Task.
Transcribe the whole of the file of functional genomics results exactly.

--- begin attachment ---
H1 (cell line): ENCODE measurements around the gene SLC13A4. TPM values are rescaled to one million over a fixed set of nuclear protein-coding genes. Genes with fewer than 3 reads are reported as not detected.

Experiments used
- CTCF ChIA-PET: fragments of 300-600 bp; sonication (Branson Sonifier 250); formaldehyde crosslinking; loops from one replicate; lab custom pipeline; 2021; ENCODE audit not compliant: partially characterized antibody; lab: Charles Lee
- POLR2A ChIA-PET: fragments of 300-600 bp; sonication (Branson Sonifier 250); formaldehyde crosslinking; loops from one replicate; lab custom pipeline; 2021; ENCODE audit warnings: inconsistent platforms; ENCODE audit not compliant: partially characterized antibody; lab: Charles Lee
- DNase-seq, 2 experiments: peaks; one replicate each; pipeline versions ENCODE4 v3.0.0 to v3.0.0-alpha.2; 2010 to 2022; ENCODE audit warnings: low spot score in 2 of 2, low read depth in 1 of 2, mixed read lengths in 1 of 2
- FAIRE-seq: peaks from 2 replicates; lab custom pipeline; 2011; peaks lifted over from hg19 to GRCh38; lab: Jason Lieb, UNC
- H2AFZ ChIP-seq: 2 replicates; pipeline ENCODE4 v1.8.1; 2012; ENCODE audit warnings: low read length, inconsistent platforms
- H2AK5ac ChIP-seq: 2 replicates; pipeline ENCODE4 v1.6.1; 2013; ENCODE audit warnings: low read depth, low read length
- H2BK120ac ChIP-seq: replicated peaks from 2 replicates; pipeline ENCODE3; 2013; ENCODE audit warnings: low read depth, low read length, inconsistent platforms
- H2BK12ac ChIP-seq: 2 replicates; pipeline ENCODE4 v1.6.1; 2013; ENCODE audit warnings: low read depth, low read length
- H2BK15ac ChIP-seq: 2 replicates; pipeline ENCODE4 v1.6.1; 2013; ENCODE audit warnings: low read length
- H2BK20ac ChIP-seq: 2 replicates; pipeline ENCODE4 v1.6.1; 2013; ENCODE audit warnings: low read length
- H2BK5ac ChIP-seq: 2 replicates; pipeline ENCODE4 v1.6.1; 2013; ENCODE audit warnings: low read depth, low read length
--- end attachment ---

H1 (cell line): ENCODE measurements around the gene SLC13A4. TPM values are rescaled to one million over a fixed set of nuclear protein-coding genes. Genes with fewer than 3 reads are reported as not detected.

Experiments used
- CTCF ChIA-PET: fragments of 300-600 bp; sonication (Branson Sonifier 250); formaldehyde crosslinking; loops from one replicate; lab custom pipeline; 2021; ENCODE audit not compliant: partially characterized antibody; lab: Charles Lee
- POLR2A ChIA-PET: fragments of 300-600 bp; sonication (Branson Sonifier 250); formaldehyde crosslinking; loops from one replicate; lab custom pipeline; 2021; ENCODE audit warnings: inconsistent platforms; ENCODE audit not compliant: partially characterized antibody; lab: Charles Lee
- DNase-seq, 2 experiments: peaks; one replicate each; pipeline versions ENCODE4 v3.0.0 to v3.0.0-alpha.2; 2010 to 2022; ENCODE audit warnings: low spot score in 2 of 2, low read depth in 1 of 2, mixed read lengths in 1 of 2
- FAIRE-seq: peaks from 2 replicates; lab custom pipeline; 2011; peaks lifted over from hg19 to GRCh38; lab: Jason Lieb, UNC
- H2AFZ ChIP-seq: 2 replicates; pipeline ENCODE4 v1.8.1; 2012; ENCODE audit warnings: low read length, inconsistent platforms
- H2AK5ac ChIP-seq: 2 replicates; pipeline ENCODE4 v1.6.1; 2013; ENCODE audit warnings: low read depth, low read length
- H2BK120ac ChIP-seq: replicated peaks from 2 replicates; pipeline ENCODE3; 2013; ENCODE audit warnings: low read depth, low read length, inconsistent platforms
- H2BK12ac ChIP-seq: 2 replicates; pipeline ENCODE4 v1.6.1; 2013; ENCODE audit warnings: low read depth, low read length
- H2BK15ac ChIP-seq: 2 replicates; pipeline ENCODE4 v1.6.1; 2013; ENCODE audit warnings: low read length
- H2BK20ac ChIP-seq: 2 replicates; pipeline ENCODE4 v1.6.1; 2013; ENCODE audit warnings: low read length
- H2BK5ac ChIP-seq: 2 replicates; pipeline ENCODE4 v1.6.1; 2013; ENCODE audit warnings: low read depth, low read length